Oral health is more than just brushing your teeth twice a day. Your oral health can offer clues about your overall health and potential problems you are dealing with. When you think about your health, considering your oral health is non-negotiable.
In this article, you will learn what’s the connection between your oral health an overall health, how your oral health may be connected with other health conditions, what are some common oral health problems, and how to protect your oral health.
What’s the Connection Between Oral Health and Overall Health?
Your body is a holistic inter-connected system. Your oral health is important.
Your mouth is full of bacteria, just like the rest of your body. Though most of them are harmless and are an important part of your body’s natural defense system, bad bacteria pops up as well. Daily brushing, flossing, and a generally good oral hygiene are important to keep bad bacteria in check and avoid tooth decay and other oral health issues.
Decongestant, painkillers, antidepressant, diuretics, antihistamines, and some other medication can reduce saliva flow putting you at higher risk of bacterial overgrowth. Oral bacteria can lead to inflammation in your body that can lead to various diseases. Furthermore, since digestion starts in your mouth, a compromised oral health can compromise your digestion as well.
Practicing good oral health strategies and visiting your dentist regularly is essential for your oral and overall health. (1)
What Conditions May Be Linked to Oral Health?
Oral health issues may lead to the following health issues (1):
- Cardiovascular disease: Heart disease, clogged arteries, and stroke may be linked to inflammations and infections that may be caused by oral bacteria.
- Endocarditis: Endocarditis is a heart inner lining infection that is often the result of an infection spreading from another part of your body, such as your mouth.
- Pregnancy and birth: Periodontitis has been linked to premature birth and low birth rate.
Health issues that may affect your oral health (1):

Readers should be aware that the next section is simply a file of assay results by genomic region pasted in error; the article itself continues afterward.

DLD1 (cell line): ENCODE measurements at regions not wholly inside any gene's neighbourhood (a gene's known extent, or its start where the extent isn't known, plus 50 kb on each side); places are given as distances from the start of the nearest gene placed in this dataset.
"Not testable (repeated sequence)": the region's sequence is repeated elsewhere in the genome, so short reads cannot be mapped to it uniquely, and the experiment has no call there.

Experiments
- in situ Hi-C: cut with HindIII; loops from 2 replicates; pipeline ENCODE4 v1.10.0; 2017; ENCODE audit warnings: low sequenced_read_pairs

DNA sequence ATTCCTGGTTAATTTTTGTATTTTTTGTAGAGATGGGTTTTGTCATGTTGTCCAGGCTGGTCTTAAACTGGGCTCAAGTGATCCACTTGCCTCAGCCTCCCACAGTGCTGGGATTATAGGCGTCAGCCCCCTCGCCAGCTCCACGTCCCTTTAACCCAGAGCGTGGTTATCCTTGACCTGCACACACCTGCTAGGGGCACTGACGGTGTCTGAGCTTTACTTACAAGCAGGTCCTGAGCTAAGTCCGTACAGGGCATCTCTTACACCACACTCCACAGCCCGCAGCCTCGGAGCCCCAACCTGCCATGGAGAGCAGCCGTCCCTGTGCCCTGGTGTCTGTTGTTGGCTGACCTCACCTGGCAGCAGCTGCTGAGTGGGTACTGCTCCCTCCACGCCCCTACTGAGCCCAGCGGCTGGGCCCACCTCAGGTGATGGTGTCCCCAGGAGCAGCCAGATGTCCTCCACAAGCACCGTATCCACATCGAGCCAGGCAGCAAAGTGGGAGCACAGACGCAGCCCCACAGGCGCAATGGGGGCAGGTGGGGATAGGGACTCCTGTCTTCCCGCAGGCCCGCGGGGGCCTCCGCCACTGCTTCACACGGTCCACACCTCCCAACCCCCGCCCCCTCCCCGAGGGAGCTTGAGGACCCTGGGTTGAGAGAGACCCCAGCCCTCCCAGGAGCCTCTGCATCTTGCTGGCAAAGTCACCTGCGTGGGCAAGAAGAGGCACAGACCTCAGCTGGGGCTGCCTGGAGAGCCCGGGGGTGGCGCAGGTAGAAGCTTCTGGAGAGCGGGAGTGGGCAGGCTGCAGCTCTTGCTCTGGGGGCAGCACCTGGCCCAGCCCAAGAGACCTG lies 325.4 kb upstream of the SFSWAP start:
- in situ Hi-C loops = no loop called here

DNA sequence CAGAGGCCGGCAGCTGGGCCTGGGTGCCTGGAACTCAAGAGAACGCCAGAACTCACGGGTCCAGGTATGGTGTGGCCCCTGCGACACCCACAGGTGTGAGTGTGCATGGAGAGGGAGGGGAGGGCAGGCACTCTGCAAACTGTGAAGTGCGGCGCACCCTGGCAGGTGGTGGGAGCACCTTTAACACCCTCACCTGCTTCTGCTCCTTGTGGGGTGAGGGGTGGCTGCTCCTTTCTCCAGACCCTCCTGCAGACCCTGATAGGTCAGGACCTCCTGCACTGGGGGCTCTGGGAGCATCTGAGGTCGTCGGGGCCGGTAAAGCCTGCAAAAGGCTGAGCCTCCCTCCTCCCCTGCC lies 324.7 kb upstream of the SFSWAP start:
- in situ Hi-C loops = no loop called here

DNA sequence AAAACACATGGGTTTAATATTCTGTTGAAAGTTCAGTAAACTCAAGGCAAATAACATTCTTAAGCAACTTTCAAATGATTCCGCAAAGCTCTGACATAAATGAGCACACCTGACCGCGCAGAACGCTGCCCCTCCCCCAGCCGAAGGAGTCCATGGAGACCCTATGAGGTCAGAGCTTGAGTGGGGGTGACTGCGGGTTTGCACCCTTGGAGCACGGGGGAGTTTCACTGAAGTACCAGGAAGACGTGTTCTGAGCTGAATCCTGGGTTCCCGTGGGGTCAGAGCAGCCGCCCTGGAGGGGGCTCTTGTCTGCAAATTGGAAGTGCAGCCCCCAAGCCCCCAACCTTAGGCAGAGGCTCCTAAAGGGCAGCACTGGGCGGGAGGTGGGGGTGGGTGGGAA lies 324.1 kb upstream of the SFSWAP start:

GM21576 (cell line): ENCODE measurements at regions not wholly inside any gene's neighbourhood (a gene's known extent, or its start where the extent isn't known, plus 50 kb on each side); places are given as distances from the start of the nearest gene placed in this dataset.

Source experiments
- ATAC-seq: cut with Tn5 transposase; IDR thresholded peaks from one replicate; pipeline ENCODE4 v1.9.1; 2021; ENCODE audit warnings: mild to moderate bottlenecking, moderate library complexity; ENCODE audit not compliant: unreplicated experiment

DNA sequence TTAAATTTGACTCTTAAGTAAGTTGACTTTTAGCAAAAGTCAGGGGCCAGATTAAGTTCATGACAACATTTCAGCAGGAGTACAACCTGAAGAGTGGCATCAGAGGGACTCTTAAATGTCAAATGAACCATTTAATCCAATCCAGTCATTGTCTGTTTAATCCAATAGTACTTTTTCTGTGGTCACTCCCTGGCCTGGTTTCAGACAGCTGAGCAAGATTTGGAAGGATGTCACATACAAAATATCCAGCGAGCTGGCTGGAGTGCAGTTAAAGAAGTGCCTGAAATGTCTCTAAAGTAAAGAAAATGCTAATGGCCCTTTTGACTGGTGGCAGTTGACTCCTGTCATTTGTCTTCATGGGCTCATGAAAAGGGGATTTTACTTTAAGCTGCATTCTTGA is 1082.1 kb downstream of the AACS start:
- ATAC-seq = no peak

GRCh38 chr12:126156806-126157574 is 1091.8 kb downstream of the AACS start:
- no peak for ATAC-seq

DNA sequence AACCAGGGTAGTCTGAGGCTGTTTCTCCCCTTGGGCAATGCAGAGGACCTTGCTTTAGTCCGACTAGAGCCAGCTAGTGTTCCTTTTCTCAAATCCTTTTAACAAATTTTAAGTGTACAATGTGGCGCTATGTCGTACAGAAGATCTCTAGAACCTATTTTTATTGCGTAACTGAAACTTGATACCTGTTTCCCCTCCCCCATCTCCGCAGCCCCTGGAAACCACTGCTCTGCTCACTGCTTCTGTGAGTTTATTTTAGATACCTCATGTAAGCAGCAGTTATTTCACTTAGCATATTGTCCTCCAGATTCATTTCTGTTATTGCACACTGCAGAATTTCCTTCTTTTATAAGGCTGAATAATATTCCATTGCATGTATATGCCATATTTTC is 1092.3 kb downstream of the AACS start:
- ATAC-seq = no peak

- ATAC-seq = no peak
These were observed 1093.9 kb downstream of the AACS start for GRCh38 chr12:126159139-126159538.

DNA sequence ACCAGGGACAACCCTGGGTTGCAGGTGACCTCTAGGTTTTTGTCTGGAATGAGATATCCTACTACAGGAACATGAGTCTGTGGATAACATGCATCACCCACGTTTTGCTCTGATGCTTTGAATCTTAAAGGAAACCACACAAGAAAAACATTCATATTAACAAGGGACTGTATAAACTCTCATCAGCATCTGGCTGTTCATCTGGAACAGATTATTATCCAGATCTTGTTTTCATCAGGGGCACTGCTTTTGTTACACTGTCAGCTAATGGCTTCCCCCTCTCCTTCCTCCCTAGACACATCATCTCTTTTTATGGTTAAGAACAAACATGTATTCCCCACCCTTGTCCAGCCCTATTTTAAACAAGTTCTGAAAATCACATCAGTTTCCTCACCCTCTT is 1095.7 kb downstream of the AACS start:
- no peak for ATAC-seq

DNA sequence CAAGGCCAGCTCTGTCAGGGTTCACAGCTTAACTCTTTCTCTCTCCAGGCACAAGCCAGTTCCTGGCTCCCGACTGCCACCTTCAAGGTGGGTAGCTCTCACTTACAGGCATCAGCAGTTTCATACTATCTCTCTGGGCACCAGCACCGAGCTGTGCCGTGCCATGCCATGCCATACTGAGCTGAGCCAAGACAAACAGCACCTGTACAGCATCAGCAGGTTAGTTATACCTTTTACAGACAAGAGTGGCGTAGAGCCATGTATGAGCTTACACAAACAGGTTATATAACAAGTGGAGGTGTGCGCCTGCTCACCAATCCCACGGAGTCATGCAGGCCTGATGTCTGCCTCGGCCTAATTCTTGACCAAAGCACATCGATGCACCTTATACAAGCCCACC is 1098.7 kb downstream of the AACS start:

- Diabetes: Diabetes lower your body’s ability to fight infections. Gum disease is also common among people with diabetes.
- HIV/AIDS: Oral problems are common among people with HIV/AIDS.
- Osteoporosis: Osteoporosis causes your bones to become weak. Since your teeth are bones, this can lead to tooth loss as well.
- Alzheimer’s disease: Decreased oral health has been observed in Alzheimer’s patients as their disease progresses.
Other conditions that might be linked to oral health include (1):
- Eating disorders
- Sjogren’s syndrome
- Head and neck cancer
- Rheumatoid arthritis
- Other autoimmune conditions
Oral Health Conditions
Cavities are a result of the breakdown of your tooth enamel by acids produced by unhealthy bacteria that collects on your teeth, especially around your gumline. Eating and drinking food and drinks high in processed sugar and carbohydrates can lead to the overproduction of acids by these bacteria that can lead to the demineralization of your teeth. Irregular or bad oral care leads to further bacteria growth and damage.
Tooth decay is preventable, yet it is a chronic problem among children, adolescents, and adults. 90% of people between 20 and 64 had at least one cavity. 27% of them had an untreated decay, which can lead to further infection, including gum infection. The spreading of an infection in the mouth, in some cases, can become serious, even fatal. (2)
Periodontal diseases, such as gingivitis, are the result of gum and bone infections and inflammation. Conditions that increase the risk of gum disease include diabetes, poor oral hygiene, and a weakened immune system. Hereditary factors can also increase risks. When periodontal diseases are not treated, it can lead to further gum infection and bone loss that may result in tooth extraction. (2)
In 2012 alone there were 40,000 new oral cancer cases and 9,000 deaths in the United States. Mortality is twice as high for some minorities as for whites. Black males are, particularly at risk. The 5-year survival rate of oral cancer is 59 percent.
To prevent oral cancer, it is important to prevent high-risk behaviors, such as cigarette, cigar and pipe smoking, using smokeless tobacco, and excessive alcohol use. The Human Papilloma Virus (HPV) can also cause cancer in the back of one’s throat. It is unclear if HPV alone can lead to oral cancer or other factors, such as smoking interact with the virus increasing one’s risk. Early detection is crucial for successful treatment and increases the chance of survival. (2)
How to Protect Your Oral Health?
These simple tips can help you to protect your oral health (1):
- Brush your teeth twice a day.
- Floss daily.
- Eat a healthy diet high in greens, vegetables, fruits, nuts, and seeds.
- Avoid refined sugar and processed foods.
- Limit snacking between meals.
- Replace your toothbrush at least every 3 – 4 months or sooner if it is frayed.
- Get regular dental check-ups and cleaning.
- Avoid tobacco.
I hope you’ve found this article helpful. If you have any questions about oral health, ask me in the comments. To find out more about oral health, check out my articles related to oral health above.